Jazz Profiles from NPR
Jaki Byard
Produced by Sonja Williams

Jaki Byard  

His playing was rich, masterful and above all, versatile, covering everything from stride and ragtime to bebop and free jazz. Pianist, saxophonist, composer, arranger, and teacher Jaki Byard had a career that followed the music -- along the way he became a master of every style of jazz.

Listen to pianist Dr. Billy Taylor, trumpeter Herb Pomeroy, and bassist Ron Carter attest to Jaki's musical prowess

John Arthur Byard, Jr. was born June 15, 1922 in Worcester, Massachusetts. His mother was a pianist in local movie houses and his father played trumpet. Jaki began taking piano lessons after he had started grammar school.

Listen to Jaki recall how he started playing music

As Jaki got older, his mother encouraged him to attend concerts of the various jazz bands travelling through Worcester. With his father, Jaki often listened to the popular big bands on the family radio.

Listen to Jaki recall some of his favorite big bands as a kid

In 1941, Byard moved from Worcester to Boston, but was soon drafted into the Army. There he met fellow drummer Kenny Clarke and pianist Ernie Washington, who encouraged him to join the Army band. The band didn't need a pianist, however, so Byard picked up the trombone. After the Army, Byard moved back to Boston to study music on his own, focusing on the styles of his two favorite pianists at the time -- Bud Powell and Erroll Garner.

Listen to Jaki explain what music he studied after leaving the Army

During the late 1940s and early '50s, Byard's talent as a pianist were in-demand. He also began teaching, helping pave the way for other musicians such as trumpeter Herb Pomeroy who credits Byard as being "the force behind younger musicians in Boston learning about the changes in music."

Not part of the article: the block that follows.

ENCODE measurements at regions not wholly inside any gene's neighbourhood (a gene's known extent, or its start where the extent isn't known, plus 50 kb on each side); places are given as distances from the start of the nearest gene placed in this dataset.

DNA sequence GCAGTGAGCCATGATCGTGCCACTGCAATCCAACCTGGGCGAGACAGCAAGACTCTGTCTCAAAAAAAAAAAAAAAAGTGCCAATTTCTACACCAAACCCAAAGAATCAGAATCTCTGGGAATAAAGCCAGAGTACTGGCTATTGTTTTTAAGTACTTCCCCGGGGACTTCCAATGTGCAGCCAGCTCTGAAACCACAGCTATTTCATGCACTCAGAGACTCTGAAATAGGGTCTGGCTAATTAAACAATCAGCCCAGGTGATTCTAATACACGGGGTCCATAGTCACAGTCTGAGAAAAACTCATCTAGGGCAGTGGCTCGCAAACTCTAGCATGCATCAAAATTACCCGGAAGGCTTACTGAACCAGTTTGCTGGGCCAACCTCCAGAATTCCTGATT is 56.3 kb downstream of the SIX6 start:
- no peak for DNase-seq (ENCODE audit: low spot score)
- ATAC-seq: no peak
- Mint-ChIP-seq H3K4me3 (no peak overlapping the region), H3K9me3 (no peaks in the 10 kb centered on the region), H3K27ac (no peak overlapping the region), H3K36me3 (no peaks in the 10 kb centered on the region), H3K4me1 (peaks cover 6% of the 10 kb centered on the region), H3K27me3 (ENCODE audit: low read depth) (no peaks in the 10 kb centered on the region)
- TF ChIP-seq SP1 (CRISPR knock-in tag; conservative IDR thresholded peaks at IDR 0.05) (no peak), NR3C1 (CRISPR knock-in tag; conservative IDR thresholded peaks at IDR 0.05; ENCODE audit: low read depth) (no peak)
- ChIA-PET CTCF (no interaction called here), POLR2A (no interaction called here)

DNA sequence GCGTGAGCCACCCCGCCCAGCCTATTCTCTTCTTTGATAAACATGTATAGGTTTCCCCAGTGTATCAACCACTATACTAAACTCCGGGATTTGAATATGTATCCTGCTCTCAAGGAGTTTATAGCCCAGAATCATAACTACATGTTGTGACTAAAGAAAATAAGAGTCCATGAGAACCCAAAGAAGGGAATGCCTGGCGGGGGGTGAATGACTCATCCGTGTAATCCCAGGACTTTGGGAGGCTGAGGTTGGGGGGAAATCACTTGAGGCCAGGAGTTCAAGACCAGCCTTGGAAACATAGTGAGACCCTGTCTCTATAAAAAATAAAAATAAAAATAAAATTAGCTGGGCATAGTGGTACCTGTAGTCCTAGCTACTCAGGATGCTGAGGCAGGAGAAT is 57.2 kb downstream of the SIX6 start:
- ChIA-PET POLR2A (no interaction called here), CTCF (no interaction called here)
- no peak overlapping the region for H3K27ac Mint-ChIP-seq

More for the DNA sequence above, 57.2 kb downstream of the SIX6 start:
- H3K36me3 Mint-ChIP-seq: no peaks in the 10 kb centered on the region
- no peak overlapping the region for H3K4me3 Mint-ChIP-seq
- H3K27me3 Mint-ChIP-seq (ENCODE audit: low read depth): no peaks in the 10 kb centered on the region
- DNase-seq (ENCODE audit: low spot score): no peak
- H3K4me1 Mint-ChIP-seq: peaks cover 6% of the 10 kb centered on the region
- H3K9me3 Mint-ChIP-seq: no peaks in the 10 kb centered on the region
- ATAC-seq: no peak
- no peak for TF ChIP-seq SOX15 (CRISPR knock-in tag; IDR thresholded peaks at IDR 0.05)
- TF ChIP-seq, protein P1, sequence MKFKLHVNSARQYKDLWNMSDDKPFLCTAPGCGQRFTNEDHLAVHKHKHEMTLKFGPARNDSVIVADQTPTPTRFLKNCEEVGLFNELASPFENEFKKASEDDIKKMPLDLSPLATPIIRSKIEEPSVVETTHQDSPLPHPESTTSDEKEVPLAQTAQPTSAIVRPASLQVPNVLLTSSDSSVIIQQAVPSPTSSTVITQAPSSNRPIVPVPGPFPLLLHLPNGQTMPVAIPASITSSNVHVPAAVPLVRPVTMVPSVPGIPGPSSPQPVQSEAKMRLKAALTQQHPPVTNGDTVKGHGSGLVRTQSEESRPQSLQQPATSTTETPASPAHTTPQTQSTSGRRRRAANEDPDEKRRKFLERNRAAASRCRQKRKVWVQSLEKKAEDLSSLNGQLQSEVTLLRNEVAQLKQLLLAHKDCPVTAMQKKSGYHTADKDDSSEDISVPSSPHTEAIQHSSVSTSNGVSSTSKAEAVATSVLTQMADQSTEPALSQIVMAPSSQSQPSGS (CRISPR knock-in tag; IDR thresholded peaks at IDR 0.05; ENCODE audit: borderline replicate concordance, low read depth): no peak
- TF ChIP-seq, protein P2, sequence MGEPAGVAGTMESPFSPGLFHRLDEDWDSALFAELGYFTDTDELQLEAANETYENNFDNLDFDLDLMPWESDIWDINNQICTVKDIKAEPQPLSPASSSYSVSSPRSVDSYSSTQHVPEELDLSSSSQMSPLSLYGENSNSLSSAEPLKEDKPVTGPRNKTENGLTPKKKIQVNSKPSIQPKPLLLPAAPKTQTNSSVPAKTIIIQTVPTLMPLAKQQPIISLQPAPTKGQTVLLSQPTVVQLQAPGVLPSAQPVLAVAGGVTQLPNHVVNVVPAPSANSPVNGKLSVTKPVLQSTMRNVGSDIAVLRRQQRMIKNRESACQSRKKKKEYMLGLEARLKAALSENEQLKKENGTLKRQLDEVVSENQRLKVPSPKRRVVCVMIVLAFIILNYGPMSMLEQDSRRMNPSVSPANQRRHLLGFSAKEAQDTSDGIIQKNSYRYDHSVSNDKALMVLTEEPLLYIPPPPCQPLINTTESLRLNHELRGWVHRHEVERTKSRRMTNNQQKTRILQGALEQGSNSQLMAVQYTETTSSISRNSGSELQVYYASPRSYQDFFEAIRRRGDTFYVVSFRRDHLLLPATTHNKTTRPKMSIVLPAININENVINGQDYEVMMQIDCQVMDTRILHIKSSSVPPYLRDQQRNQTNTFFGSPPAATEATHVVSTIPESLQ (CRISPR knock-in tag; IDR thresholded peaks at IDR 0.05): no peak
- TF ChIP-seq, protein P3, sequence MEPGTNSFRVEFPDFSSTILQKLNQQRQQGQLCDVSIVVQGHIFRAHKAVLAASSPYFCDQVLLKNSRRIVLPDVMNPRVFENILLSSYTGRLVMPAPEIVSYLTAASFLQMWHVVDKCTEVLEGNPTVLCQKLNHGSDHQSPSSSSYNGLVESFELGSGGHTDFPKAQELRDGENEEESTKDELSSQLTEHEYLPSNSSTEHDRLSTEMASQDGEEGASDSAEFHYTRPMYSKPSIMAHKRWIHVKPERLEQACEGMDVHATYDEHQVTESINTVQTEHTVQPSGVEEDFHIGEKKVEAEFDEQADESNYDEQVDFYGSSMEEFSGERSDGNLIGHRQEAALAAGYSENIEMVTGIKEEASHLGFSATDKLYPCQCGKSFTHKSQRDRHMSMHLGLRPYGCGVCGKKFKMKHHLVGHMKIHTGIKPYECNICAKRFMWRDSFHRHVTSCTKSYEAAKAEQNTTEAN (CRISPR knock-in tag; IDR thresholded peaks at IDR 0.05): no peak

Listen to trumpeter Herb Pomeroy describe Byard's gifts as an educator

In 1955, Jaki became tenor saxophonist -- as well as a composer and arranger -- for Pomeroy's band. After a couple of years with the group he returned to playing solo piano and in 1958 recorded his first solo album, Blues for Smoke.

Listen to Jaki explain why he chose to perform solo

I like everything I do. Everything that I document, I like it. I like what's been played, and I like what's going to be played.
-- Jaki Byard  

Charles Mingus  

In 1959, Jaki moved to New York, playing in trumpeter Maynard Ferguson's band before joining forces with Charles Mingus. Mingus (left) pushed Byard rhythmically and harmonically into uncharted territory; Byard learned how to deal with Mingus' notoriously difficult personality.

Listen to Byard give an example of how he dealt with Mingus

After his stint with Mingus, Jaki worked with reed master Eric Dolphy. He also began writing and arranging for his own records, enlisting musicians like bassist Ron Carter, violinist Ray Nance, guitarist George Benson, and saxophonist Rahsaan Roland Kirk, among others.

Listen to bassist Ron Carter describe Byard's music

In Kirk, Jaki found a kindred spirit would could match his technical ability, deep knowledge of and passion for music, and quirky sense of humor. Jaki played on Kirk's 1965 album Rip, Rig, and Panic, considered by many to be one of the Kirk's best recordings.

Listen to bassist Ralph Hamperian and Jaki talk about his rapport with Rahsaan Roland Kirk

In 1969, Byard joined the faculty at the New England Conservatory, which marked the beginning of his formal teaching career. Later in life, he taught private lessons in New York and Boston, and joined the faculty at the University of Hartford and Manhattan School of Music.

Listen to alto saxophonist Jackie McLean and Jaki talk about his career as an educator

Byard wasn't just a brilliant educator, he was an eager, life-long student. He received one of his greatest hands-on lessons during the late 1960s, when he had to sit-in for an ailing Duke Ellington for the Ellington band. It was partially Ellington who inspired Byard to form his own big band, The Apollo Stompers, in the mid-1970s.

Listen to Jaki and Hamperian reveal the origins of the Apollo Stompers

After seven decades of performing, writing, recording and teaching, Byard created a powerful musical legacy that touched many listeners and learners. Well into his seventies, he was still one of the best solo pianists in jazz. In February 1999, he was found dead in his home from a gunshot wound and the jazz world lost one of its most original voices.

Listen to Jaki's 75th birthday wish to himself


View the Jaki Byard show playlist


Listen to the NPR Baisc Jazz Record Library entry for Rahsaan Roland Kirk's Rip, Rig and Panic (EmArcy 1965)

More InfoBrowse the NPR Jazz Web site -- NPRJazz.org